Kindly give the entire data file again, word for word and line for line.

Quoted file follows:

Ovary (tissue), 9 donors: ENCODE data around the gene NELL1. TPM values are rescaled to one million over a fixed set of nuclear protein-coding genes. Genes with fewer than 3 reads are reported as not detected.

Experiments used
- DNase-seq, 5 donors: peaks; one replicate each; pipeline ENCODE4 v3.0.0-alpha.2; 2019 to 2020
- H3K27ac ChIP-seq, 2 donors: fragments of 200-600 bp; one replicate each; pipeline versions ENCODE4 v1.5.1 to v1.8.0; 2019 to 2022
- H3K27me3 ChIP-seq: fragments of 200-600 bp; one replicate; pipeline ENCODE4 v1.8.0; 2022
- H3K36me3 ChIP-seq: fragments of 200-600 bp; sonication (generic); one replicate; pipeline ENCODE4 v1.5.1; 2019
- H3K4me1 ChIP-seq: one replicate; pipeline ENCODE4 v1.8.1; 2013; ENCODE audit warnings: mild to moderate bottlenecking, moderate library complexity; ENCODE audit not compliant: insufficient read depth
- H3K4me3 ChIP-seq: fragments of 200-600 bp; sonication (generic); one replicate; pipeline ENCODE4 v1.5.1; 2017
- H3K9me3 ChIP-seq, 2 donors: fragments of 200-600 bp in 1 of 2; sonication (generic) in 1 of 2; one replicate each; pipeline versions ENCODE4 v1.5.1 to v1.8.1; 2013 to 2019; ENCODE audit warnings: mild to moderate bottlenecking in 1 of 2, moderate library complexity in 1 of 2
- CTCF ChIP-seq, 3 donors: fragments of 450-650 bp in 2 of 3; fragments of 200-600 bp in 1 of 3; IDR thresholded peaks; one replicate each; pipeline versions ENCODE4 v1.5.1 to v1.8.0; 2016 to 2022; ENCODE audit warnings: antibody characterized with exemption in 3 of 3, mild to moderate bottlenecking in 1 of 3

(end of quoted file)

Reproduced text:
Ovary (tissue), 9 donors: ENCODE data around the gene NELL1. TPM values are rescaled to one million over a fixed set of nuclear protein-coding genes. Genes with fewer than 3 reads are reported as not detected.

Experiments used
- DNase-seq, 5 donors: peaks; one replicate each; pipeline ENCODE4 v3.0.0-alpha.2; 2019 to 2020
- H3K27ac ChIP-seq, 2 donors: fragments of 200-600 bp; one replicate each; pipeline versions ENCODE4 v1.5.1 to v1.8.0; 2019 to 2022
- H3K27me3 ChIP-seq: fragments of 200-600 bp; one replicate; pipeline ENCODE4 v1.8.0; 2022
- H3K36me3 ChIP-seq: fragments of 200-600 bp; sonication (generic); one replicate; pipeline ENCODE4 v1.5.1; 2019
- H3K4me1 ChIP-seq: one replicate; pipeline ENCODE4 v1.8.1; 2013; ENCODE audit warnings: mild to moderate bottlenecking, moderate library complexity; ENCODE audit not compliant: insufficient read depth
- H3K4me3 ChIP-seq: fragments of 200-600 bp; sonication (generic); one replicate; pipeline ENCODE4 v1.5.1; 2017
- H3K9me3 ChIP-seq, 2 donors: fragments of 200-600 bp in 1 of 2; sonication (generic) in 1 of 2; one replicate each; pipeline versions ENCODE4 v1.5.1 to v1.8.1; 2013 to 2019; ENCODE audit warnings: mild to moderate bottlenecking in 1 of 2, moderate library complexity in 1 of 2
- CTCF ChIP-seq, 3 donors: fragments of 450-650 bp in 2 of 3; fragments of 200-600 bp in 1 of 3; IDR thresholded peaks; one replicate each; pipeline versions ENCODE4 v1.5.1 to v1.8.0; 2016 to 2022; ENCODE audit warnings: antibody characterized with exemption in 3 of 3, mild to moderate bottlenecking in 1 of 3